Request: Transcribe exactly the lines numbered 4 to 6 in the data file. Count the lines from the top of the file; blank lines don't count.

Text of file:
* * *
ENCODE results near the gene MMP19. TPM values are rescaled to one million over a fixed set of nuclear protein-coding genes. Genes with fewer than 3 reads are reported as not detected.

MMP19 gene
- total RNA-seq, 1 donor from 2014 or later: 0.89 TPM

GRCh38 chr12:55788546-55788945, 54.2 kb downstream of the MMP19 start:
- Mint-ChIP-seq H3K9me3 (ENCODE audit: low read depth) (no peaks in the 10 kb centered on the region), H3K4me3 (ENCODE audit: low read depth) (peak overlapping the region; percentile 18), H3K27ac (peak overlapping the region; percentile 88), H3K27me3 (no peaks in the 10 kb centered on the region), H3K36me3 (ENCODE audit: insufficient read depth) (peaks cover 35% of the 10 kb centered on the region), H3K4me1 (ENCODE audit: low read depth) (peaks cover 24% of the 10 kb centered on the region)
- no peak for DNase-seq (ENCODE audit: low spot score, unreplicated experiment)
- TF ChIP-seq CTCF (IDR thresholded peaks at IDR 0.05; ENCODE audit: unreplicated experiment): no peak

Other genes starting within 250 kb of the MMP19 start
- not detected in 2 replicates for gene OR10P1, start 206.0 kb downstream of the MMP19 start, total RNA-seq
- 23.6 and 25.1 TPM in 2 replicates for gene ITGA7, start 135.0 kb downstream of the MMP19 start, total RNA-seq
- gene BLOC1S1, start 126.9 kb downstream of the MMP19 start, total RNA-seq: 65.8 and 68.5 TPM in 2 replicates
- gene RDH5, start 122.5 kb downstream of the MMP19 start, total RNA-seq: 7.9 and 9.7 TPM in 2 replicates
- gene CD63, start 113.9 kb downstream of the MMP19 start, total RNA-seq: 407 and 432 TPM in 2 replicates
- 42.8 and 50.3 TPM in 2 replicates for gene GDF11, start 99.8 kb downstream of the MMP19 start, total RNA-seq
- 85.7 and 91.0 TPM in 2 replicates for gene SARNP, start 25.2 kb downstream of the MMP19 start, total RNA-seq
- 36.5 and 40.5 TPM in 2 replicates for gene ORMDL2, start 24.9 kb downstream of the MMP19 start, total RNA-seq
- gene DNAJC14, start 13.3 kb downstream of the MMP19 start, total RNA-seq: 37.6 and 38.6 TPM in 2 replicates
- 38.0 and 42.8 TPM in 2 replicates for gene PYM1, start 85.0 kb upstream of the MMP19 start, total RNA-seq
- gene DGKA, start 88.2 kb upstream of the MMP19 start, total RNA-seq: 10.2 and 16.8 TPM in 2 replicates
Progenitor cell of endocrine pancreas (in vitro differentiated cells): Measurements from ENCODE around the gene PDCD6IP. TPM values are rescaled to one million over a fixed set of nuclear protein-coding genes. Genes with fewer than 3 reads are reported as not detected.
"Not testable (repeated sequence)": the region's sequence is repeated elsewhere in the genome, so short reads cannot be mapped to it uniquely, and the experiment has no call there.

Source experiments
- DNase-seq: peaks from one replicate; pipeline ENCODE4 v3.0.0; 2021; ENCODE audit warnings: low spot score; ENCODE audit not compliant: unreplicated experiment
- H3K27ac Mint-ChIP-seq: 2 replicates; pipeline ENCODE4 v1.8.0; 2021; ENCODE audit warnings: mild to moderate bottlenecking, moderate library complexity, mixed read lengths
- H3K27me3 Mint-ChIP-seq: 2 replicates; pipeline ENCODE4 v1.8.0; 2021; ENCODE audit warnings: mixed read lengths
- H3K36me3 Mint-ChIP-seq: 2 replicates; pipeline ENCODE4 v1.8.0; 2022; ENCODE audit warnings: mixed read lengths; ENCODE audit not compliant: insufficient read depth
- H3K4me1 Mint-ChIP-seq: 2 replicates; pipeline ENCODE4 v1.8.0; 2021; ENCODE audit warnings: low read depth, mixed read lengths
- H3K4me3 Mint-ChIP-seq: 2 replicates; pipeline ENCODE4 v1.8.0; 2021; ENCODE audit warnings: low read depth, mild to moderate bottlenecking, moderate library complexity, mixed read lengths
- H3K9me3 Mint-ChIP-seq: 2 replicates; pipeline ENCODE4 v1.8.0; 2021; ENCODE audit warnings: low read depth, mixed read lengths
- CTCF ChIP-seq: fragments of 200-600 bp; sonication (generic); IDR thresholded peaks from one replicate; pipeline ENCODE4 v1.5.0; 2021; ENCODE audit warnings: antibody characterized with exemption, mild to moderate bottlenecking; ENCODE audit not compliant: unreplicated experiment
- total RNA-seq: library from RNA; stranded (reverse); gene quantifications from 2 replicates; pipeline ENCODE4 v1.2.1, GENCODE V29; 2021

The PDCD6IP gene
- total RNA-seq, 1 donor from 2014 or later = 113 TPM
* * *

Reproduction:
GRCh38 chr12:55788546-55788945, 54.2 kb downstream of the MMP19 start:
- Mint-ChIP-seq H3K9me3 (ENCODE audit: low read depth) (no peaks in the 10 kb centered on the region), H3K4me3 (ENCODE audit: low read depth) (peak overlapping the region; percentile 18), H3K27ac (peak overlapping the region; percentile 88), H3K27me3 (no peaks in the 10 kb centered on the region), H3K36me3 (ENCODE audit: insufficient read depth) (peaks cover 35% of the 10 kb centered on the region), H3K4me1 (ENCODE audit: low read depth) (peaks cover 24% of the 10 kb centered on the region)
- no peak for DNase-seq (ENCODE audit: low spot score, unreplicated experiment)